1 year ago
Monday, March 1, 2010
A Woman in Berlin is a harrowing, sparse account of a woman's experience surviving in Soviet-occupied Berlin at the end of World War II. Its themes of rape, despair and abandonment were taboo once the war was over and the women in the book silenced. The author of A Woman in Berlin published her account anonymously in the 1950s to widespread condemnation in Germany and in 2003, it was republished--still anonymously.
Today, the subject is more easily broached, but because of the passage of time, many of those who could have spoken out have died. One woman, Gabriella Koepp, however, has come forward and recently published a book under her own name entitled, Why Did I Have to Be a Girl? In it, she details her escape, as a 15 year-old, from her German hometown in Pomerania (now Poland). Due to a railroad miscalculation, she ended up heading south into Soviet-held territory rather than north towards safety. Once there, Koepp was raped repeatedly by Soviet soldiers over a 14-day period and now, at 80, she still has not gotten over the trauma.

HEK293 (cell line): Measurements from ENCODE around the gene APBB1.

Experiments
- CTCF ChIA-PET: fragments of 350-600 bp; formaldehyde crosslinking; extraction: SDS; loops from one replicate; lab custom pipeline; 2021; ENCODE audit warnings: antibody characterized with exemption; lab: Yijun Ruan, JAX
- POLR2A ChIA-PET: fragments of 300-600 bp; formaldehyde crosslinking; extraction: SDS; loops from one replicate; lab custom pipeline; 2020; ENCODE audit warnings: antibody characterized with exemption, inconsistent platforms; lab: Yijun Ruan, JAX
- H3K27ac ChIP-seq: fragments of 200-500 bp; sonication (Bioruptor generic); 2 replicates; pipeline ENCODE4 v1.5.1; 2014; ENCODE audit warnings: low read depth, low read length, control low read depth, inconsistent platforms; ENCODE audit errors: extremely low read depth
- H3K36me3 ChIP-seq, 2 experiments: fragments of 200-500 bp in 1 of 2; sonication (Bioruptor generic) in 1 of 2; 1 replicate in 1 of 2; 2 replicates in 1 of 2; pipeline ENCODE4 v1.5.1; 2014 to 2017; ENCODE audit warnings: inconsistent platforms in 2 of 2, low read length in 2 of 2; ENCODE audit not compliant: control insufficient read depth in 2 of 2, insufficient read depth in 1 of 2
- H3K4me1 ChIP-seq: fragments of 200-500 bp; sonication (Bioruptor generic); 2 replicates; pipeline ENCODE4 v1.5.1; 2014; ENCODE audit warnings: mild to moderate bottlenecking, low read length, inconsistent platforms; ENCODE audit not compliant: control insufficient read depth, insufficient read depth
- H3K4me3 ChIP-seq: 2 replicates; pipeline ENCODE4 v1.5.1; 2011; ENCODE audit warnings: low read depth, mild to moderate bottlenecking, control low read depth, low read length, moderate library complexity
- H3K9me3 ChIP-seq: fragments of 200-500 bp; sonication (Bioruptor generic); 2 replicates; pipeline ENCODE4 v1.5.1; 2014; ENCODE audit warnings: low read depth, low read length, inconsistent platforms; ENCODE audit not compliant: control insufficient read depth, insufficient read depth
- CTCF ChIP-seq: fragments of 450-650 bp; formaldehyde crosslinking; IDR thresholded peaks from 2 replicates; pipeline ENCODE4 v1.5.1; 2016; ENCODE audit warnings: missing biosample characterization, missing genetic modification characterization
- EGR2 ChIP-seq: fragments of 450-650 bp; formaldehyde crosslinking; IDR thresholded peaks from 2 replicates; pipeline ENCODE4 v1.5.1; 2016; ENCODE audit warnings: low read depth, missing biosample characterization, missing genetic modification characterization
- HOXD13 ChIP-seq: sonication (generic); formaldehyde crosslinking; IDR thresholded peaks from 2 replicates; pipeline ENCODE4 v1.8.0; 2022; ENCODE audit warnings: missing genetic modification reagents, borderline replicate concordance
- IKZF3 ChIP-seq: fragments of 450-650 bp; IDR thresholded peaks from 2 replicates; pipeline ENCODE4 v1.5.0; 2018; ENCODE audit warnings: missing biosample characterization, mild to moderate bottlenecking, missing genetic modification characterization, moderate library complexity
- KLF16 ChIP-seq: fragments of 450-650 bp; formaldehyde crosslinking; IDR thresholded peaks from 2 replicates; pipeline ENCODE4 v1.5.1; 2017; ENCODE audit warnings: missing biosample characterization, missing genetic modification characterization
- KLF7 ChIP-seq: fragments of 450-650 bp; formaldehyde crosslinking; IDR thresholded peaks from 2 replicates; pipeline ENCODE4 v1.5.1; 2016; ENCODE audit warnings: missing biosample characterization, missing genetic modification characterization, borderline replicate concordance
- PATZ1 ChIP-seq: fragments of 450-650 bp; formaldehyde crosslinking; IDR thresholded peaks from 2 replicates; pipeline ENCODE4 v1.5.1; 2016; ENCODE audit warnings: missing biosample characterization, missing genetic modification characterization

Because of the brutality of the Nazi era, it can be difficult to accept Germans both as perpetrators and victims during the Nazi era. Stories like Koepp's are essential because by inverting traditional narratives, they remind us how complex and messy historical truths truly are. For the full story, click here.